Monday, August 27, 2007

It begins!

Ok, I think I just laminated more things in the last three days than I have previously in my whole life. I've got up the class norms (1. Show respect to yourself, each other, and the class. 2. Always focus on learning math. 3. Try hard and take risks.) I've got up the 8 step process for solving problems with Singapore bar modeling. I've got up the signs for the Readiness Check (Binder and homework out; pencils sharpened; backpack at the back of the room; working on the Do Now) and I made the Readiness Checkers - an idea I stole not 5 hours ago. Each time the student completes all the readiness tasks by the bell, they receive a sticker on their grid of 9 spaces (3 weeks). When the grid is completed, it turns magically into a coveted get-out-of-homework pass. I've got up the giant sign with the answers to "Why should I learn math?" (see previous post) which took the help of two other teachers and 4 boys from the soccer team to color in. Oh yeah, and three kids from the robotics team to laminate it and cut it out. I've got the homework checkers laminated and up on the wall; each day, students receive a check mark or an X depending on whether they completed their homework or not. This system is a good way for them to continually be reminded of the effort they are (or are not) putting in. Plus, parents love to see them when they come visit. On parents' night, the homework checkers are the single biggest draw (as they are easy to understand and give an immediate sense of parental satisfaction or dismay). My blank journals are unpacked and stored on the shelves, labeled by period number. I came up with a new idea today - the "Days since the last referral" wall. Each class period has a sign up, with a referral stapled next to it on the bulletin board. The signs are laminated, so I can put a check mark each day that no one in the class gets a referral (or I can rip it down dramatically when someone does!). If they reach 10 days with no one getting a referral (that quite a lot for a low-skilled freshman class), there will be some sort of group reward. There are famous mathematicians on the walls smiling smugly over the room. I've got up the number line on one wall and the place value chart on another wall and a magic eye calendar on the back wall. I've got up a map of the US and another of the world. These are great to have up in general because students don't know where places are or how big they are relative to others. I always think back to my Algebra 1 student (who is now safely graduated) who, in a scientific notation lesson busted out with "Alaska? What's Alaska?". On the world map, I can show them where Singapore is. The manipulatives are shelved neatly and the copies for tomorrow's lesson are all made and laid out on the desk. I helped the other teachers remaining here at this ridiculous hour move stuff and get stuff prepared. And I just finished making my seating charts now that the class rosters have finally been sent out. You have to be a teacher to really understand how much goes into preparing for a new year...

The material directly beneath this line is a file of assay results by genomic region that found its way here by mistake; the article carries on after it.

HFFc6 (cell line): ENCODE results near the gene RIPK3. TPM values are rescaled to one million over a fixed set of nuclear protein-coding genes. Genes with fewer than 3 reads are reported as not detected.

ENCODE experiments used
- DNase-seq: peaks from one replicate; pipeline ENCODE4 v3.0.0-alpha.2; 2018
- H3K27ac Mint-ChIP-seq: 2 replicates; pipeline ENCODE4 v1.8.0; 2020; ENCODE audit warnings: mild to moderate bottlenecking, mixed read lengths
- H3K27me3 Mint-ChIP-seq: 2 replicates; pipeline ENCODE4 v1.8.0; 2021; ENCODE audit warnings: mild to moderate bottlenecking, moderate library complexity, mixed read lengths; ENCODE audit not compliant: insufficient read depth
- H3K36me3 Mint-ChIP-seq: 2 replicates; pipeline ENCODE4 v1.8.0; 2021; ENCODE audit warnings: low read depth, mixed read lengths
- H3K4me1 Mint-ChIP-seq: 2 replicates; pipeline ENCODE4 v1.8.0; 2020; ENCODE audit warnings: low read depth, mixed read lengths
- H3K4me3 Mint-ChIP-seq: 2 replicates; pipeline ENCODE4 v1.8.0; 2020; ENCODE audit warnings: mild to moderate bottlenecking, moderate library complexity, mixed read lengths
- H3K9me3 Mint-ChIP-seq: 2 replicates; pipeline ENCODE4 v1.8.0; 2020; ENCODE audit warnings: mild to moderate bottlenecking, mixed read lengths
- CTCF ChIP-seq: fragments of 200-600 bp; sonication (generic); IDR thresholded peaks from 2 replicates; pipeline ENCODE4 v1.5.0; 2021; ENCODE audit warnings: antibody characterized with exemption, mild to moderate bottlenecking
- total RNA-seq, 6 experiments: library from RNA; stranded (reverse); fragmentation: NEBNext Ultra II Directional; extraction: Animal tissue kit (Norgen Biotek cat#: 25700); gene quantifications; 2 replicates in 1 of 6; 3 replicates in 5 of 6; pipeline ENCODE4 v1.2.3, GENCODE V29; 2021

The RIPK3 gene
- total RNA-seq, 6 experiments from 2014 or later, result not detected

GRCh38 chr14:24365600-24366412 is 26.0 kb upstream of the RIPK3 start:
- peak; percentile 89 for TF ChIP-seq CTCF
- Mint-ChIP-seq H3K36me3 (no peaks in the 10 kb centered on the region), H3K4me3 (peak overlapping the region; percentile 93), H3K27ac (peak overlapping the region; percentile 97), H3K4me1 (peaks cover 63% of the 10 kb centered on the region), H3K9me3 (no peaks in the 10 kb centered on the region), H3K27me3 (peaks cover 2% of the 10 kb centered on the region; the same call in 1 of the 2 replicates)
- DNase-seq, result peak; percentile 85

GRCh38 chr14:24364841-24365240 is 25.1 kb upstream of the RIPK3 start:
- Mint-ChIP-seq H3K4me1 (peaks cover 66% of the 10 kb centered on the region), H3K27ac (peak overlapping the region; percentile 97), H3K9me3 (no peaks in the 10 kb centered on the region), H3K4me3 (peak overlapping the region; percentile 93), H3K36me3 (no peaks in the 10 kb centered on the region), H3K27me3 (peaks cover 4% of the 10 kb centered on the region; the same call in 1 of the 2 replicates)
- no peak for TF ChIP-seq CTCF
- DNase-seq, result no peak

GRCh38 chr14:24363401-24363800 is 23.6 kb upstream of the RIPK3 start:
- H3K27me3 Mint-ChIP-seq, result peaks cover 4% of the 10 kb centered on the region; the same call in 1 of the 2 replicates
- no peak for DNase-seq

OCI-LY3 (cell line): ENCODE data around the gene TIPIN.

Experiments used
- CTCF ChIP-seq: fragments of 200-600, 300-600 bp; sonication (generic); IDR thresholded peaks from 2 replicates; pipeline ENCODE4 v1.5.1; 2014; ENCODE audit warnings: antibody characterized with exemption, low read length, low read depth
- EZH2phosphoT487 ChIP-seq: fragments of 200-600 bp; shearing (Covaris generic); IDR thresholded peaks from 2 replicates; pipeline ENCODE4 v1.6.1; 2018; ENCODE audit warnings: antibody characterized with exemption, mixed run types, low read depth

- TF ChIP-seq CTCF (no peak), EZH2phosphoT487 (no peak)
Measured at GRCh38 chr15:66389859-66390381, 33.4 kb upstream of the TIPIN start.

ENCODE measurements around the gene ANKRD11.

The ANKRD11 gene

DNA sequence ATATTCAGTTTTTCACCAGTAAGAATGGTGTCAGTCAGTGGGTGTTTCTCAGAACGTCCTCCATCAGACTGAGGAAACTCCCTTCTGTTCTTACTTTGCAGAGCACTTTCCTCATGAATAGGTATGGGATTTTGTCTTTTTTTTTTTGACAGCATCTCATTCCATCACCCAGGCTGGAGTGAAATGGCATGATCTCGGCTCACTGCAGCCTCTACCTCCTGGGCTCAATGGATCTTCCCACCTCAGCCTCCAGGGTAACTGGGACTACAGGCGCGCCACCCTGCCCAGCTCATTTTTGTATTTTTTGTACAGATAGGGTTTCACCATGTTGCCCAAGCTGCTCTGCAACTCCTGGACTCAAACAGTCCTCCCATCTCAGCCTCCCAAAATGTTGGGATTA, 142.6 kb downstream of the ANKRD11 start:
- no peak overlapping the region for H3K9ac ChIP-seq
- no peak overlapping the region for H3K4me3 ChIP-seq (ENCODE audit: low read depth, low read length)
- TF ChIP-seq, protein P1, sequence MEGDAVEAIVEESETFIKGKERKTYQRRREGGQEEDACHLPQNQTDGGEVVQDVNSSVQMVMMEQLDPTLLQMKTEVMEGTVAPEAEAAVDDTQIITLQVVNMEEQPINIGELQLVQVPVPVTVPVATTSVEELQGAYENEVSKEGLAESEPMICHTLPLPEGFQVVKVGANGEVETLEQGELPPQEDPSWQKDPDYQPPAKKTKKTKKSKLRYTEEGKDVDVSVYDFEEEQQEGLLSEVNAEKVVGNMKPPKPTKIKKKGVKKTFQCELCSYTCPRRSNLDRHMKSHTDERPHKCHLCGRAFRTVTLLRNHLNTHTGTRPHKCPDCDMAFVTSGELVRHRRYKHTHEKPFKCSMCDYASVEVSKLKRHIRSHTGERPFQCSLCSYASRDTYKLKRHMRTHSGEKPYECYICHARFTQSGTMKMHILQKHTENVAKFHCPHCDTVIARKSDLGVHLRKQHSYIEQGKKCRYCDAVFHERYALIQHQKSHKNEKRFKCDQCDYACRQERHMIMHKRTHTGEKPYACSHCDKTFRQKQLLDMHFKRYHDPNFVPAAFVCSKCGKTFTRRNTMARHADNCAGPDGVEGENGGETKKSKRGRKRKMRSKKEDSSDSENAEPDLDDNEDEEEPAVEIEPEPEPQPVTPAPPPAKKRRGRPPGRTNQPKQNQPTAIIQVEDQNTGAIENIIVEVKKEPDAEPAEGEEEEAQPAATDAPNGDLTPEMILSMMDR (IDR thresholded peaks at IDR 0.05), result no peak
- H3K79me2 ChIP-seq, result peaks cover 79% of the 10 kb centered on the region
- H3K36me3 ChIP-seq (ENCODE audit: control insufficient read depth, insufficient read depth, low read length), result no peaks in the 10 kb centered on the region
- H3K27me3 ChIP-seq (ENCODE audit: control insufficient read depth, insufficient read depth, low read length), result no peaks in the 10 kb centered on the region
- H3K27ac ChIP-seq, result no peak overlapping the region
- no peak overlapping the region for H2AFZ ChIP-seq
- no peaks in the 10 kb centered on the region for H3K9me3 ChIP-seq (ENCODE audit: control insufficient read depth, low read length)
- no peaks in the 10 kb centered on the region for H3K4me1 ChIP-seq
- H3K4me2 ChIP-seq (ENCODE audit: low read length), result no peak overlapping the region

I'm excited about my classes - both my single Algebra 2 class and all my little freshmen that will be in Numeracy. Going into my 7th year of teaching, I finally don't feel nervous because I know how most things are going to play out and I feel prepared. But last year I had a light schedule because I was working on another project for the school part time; this year, I have the 5 classes plus SSR and Homeroom, so I'm going to have to fight to get my teacher legs back. It's time to go home, get some sleep, wake up, pack lunch, and dive in to the deep end. I think I'll be holding by breath till Thanksgiving.

2 comments:

Jackie said...

Dan,

Saying it sounds like you're well prepared is an understatement! Wishing you a great first day and a productive year.

Dan Greene said...

Thanks, and same wishes to you.

In terms of preparation, the number of schoolwide systems that we have developed is also a huge help in making this work.